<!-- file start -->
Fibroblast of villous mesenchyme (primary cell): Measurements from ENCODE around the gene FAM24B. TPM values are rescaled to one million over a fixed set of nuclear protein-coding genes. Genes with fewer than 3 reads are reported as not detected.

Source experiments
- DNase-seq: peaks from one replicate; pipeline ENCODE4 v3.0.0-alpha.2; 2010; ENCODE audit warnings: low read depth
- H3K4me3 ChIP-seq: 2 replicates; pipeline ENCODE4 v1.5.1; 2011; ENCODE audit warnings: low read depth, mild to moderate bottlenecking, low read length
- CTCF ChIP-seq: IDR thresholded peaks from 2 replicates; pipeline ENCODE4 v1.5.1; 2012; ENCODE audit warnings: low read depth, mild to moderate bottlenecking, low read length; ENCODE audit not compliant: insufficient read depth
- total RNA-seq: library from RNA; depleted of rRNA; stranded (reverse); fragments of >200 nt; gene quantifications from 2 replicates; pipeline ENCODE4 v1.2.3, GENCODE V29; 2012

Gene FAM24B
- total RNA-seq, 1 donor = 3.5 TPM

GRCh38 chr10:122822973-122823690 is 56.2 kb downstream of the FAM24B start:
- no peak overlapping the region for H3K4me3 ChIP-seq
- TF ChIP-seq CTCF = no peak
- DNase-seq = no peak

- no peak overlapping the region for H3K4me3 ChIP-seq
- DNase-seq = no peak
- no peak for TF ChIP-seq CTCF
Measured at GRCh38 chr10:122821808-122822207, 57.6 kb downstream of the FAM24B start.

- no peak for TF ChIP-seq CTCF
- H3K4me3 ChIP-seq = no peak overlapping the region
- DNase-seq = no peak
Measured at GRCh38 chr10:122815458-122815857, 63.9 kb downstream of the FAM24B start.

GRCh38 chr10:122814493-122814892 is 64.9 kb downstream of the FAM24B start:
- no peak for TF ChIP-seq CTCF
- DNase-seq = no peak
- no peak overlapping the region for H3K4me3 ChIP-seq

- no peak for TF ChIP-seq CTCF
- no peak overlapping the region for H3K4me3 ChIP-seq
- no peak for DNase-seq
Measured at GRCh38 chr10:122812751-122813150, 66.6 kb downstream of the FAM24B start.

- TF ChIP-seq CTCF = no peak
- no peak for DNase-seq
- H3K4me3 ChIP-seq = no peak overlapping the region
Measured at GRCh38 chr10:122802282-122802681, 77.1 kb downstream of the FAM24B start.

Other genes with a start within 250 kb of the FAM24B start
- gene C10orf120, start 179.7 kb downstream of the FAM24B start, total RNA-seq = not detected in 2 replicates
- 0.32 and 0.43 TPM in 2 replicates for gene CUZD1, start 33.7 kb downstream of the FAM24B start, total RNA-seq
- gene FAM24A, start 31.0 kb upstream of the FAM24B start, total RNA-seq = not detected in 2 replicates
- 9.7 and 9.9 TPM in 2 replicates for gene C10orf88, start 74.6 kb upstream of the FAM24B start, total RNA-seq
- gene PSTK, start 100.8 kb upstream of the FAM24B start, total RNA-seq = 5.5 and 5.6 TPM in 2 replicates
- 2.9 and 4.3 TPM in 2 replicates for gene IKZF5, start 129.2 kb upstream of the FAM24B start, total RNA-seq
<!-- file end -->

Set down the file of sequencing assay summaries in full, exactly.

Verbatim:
Fibroblast of villous mesenchyme (primary cell): Measurements from ENCODE around the gene FAM24B. TPM values are rescaled to one million over a fixed set of nuclear protein-coding genes. Genes with fewer than 3 reads are reported as not detected.

Source experiments
- DNase-seq: peaks from one replicate; pipeline ENCODE4 v3.0.0-alpha.2; 2010; ENCODE audit warnings: low read depth
- H3K4me3 ChIP-seq: 2 replicates; pipeline ENCODE4 v1.5.1; 2011; ENCODE audit warnings: low read depth, mild to moderate bottlenecking, low read length
- CTCF ChIP-seq: IDR thresholded peaks from 2 replicates; pipeline ENCODE4 v1.5.1; 2012; ENCODE audit warnings: low read depth, mild to moderate bottlenecking, low read length; ENCODE audit not compliant: insufficient read depth
- total RNA-seq: library from RNA; depleted of rRNA; stranded (reverse); fragments of >200 nt; gene quantifications from 2 replicates; pipeline ENCODE4 v1.2.3, GENCODE V29; 2012

Gene FAM24B
- total RNA-seq, 1 donor = 3.5 TPM

GRCh38 chr10:122822973-122823690 is 56.2 kb downstream of the FAM24B start:
- no peak overlapping the region for H3K4me3 ChIP-seq
- TF ChIP-seq CTCF = no peak
- DNase-seq = no peak

- no peak overlapping the region for H3K4me3 ChIP-seq
- DNase-seq = no peak
- no peak for TF ChIP-seq CTCF
Measured at GRCh38 chr10:122821808-122822207, 57.6 kb downstream of the FAM24B start.

- no peak for TF ChIP-seq CTCF
- H3K4me3 ChIP-seq = no peak overlapping the region
- DNase-seq = no peak
Measured at GRCh38 chr10:122815458-122815857, 63.9 kb downstream of the FAM24B start.

GRCh38 chr10:122814493-122814892 is 64.9 kb downstream of the FAM24B start:
- no peak for TF ChIP-seq CTCF
- DNase-seq = no peak
- no peak overlapping the region for H3K4me3 ChIP-seq

- no peak for TF ChIP-seq CTCF
- no peak overlapping the region for H3K4me3 ChIP-seq
- no peak for DNase-seq
Measured at GRCh38 chr10:122812751-122813150, 66.6 kb downstream of the FAM24B start.

- TF ChIP-seq CTCF = no peak
- no peak for DNase-seq
- H3K4me3 ChIP-seq = no peak overlapping the region
Measured at GRCh38 chr10:122802282-122802681, 77.1 kb downstream of the FAM24B start.

Other genes with a start within 250 kb of the FAM24B start
- gene C10orf120, start 179.7 kb downstream of the FAM24B start, total RNA-seq = not detected in 2 replicates
- 0.32 and 0.43 TPM in 2 replicates for gene CUZD1, start 33.7 kb downstream of the FAM24B start, total RNA-seq
- gene FAM24A, start 31.0 kb upstream of the FAM24B start, total RNA-seq = not detected in 2 replicates
- 9.7 and 9.9 TPM in 2 replicates for gene C10orf88, start 74.6 kb upstream of the FAM24B start, total RNA-seq
- gene PSTK, start 100.8 kb upstream of the FAM24B start, total RNA-seq = 5.5 and 5.6 TPM in 2 replicates
- 2.9 and 4.3 TPM in 2 replicates for gene IKZF5, start 129.2 kb upstream of the FAM24B start, total RNA-seq